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Potential management contractors for Westmoreland Manor screened

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Tuesday, March 4, 2014, 11:42 p.m.
 

Plans to lease Westmoreland Manor, the county-owned nursing home in Hempfield, have been abandoned as county commissioners plan to hire a company to manage the facility.

Commissioners said on Tuesday that proposals from three private companies are being reviewed to determine which should operate the 403-bed home that cares for indigent seniors.

“We're always looking for new ways to do business, but leasing it is not one of the things on the table at this time,” Commissioner Charles Anderson said.

Commissioners were seeking proposals to lease the home to an outside firm. That option was ruled out once the three companies under consideration for the management contract declined to submit proposals for such an arrangement, Anderson said.

Commissioner Tyler Courtney said a management contract approved next week will not prevent officials from later deciding to lease or sell the Manor.

“Any contract will provide the county the opportunity to explore various options at the facility should we decide to change direction such as hire an in-house director, lease or sell. We don't want to handcuff ourselves,” Courtney said.

Anderson said there are no plans to sell the Manor.

“What we're trying to do is have the Manor pay for itself,” Anderson said. “I will not have it drain the coffers of Westmoreland County.”

In December, commissioners sought leasing proposals as well as proposals to manage the nursing home from four companies county officials identified as finalists.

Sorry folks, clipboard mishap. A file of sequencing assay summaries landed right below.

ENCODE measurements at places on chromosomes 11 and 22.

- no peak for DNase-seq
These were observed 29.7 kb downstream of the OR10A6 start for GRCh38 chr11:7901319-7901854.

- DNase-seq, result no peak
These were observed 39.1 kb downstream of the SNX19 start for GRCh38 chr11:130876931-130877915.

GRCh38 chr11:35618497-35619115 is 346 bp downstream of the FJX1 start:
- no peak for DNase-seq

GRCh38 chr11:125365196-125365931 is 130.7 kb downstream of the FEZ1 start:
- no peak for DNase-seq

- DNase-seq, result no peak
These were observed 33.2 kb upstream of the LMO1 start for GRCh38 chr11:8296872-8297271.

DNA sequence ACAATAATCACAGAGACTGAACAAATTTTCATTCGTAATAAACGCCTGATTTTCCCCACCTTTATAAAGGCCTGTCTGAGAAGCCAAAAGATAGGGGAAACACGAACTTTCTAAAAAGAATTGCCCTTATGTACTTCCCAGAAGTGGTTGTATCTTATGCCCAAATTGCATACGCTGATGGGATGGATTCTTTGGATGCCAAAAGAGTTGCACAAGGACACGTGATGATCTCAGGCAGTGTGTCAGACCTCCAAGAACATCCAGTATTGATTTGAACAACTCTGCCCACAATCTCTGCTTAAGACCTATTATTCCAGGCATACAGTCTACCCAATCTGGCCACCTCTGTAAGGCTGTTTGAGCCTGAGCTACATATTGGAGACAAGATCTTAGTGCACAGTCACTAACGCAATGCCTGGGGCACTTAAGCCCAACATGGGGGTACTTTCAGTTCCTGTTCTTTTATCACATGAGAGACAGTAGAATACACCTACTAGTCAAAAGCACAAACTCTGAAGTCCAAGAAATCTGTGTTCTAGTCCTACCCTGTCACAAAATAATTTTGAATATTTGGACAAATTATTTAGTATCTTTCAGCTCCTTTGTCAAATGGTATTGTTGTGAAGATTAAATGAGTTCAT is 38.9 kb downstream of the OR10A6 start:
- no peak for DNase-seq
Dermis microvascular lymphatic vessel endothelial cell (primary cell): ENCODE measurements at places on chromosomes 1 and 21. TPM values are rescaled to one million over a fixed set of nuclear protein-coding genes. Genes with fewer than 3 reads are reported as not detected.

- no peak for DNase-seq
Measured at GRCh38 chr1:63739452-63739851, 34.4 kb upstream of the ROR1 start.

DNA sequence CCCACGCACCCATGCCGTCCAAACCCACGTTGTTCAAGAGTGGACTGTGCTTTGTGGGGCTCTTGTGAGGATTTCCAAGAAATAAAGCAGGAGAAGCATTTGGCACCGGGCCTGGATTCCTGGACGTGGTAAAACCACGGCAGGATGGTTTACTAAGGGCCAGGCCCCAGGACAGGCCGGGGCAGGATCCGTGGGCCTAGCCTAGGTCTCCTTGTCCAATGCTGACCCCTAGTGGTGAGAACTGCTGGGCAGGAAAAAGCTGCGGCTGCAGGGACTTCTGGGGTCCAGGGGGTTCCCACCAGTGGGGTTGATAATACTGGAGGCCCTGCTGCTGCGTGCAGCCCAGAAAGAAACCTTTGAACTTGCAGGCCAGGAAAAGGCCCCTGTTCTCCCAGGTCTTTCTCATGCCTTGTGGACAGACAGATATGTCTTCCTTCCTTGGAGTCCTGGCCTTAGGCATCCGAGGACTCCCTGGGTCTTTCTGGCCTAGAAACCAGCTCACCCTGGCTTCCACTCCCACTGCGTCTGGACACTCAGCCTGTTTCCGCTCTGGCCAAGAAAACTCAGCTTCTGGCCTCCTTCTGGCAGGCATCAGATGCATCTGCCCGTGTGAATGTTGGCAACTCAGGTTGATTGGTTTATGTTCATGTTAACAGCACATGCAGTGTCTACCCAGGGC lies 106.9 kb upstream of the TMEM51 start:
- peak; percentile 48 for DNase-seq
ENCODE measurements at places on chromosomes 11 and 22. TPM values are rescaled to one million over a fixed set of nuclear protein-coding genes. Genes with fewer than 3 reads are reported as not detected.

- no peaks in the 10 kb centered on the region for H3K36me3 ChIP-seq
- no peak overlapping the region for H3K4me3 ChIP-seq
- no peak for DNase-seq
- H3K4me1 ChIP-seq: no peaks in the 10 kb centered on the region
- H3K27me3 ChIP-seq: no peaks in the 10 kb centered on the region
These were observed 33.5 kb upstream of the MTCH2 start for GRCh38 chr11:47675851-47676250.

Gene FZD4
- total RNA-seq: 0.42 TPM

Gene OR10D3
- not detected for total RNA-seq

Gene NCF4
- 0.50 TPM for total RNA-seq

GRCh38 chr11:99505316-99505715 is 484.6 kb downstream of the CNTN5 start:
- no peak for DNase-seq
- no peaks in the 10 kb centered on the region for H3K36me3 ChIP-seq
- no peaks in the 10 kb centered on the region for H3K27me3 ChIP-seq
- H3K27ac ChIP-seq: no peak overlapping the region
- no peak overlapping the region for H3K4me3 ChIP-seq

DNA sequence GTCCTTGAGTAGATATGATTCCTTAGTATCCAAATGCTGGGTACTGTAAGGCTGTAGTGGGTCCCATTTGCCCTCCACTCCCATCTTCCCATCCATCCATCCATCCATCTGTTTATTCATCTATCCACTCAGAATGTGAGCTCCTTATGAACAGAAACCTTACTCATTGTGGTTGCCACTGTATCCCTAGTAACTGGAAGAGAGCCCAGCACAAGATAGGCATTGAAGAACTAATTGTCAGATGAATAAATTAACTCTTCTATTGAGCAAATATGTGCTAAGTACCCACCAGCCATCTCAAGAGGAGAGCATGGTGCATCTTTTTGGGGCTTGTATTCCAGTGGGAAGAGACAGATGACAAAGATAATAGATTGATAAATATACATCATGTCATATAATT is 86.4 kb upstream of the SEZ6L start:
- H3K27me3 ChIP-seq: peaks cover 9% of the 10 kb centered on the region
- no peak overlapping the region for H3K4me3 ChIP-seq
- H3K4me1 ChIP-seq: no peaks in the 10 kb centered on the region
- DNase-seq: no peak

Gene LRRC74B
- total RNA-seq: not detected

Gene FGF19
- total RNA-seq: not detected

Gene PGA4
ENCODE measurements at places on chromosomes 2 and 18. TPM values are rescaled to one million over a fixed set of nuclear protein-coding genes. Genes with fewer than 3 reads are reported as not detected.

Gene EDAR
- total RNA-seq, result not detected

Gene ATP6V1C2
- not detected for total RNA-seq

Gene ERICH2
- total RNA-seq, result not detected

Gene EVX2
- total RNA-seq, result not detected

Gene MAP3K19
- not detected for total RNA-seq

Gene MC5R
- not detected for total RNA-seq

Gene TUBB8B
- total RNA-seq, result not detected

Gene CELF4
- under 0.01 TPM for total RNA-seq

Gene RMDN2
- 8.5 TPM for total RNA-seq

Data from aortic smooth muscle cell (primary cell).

Interviews with three — Complete Health Care Resources Inc. and Premier Healthcare Resources, both of Montgomery County, and Danan Healthcare Consulting Group Inc. of Penn Township — have been completed. The fourth company has withdrawn.

Commissioner Ted Kopas, the Democratic minority member on the three-man board, said he would not support a plan to sell the Manor.

“Mercifully, all that is off the table as far as leasing or selling. I don't think a nationally recognized home that is a public asset should be on the market,” Kopas said.

Complete Health Care has served as the private management company for the Manor since 1996.

Last year, the company was paid $682,000 for management services.

Commissioners last year suggested seeking concessions from 500 unionized nurses and other employees at the Manor to ease the facility's financial burden.

No talks with the union have been undertaken. Its contract with the county expires at the end of 2015.

Rich Cholodofsky is a staff writer for Trib Total Media. He can be reached at 724-830-6293 or rcholodofsky@tribweb.com.

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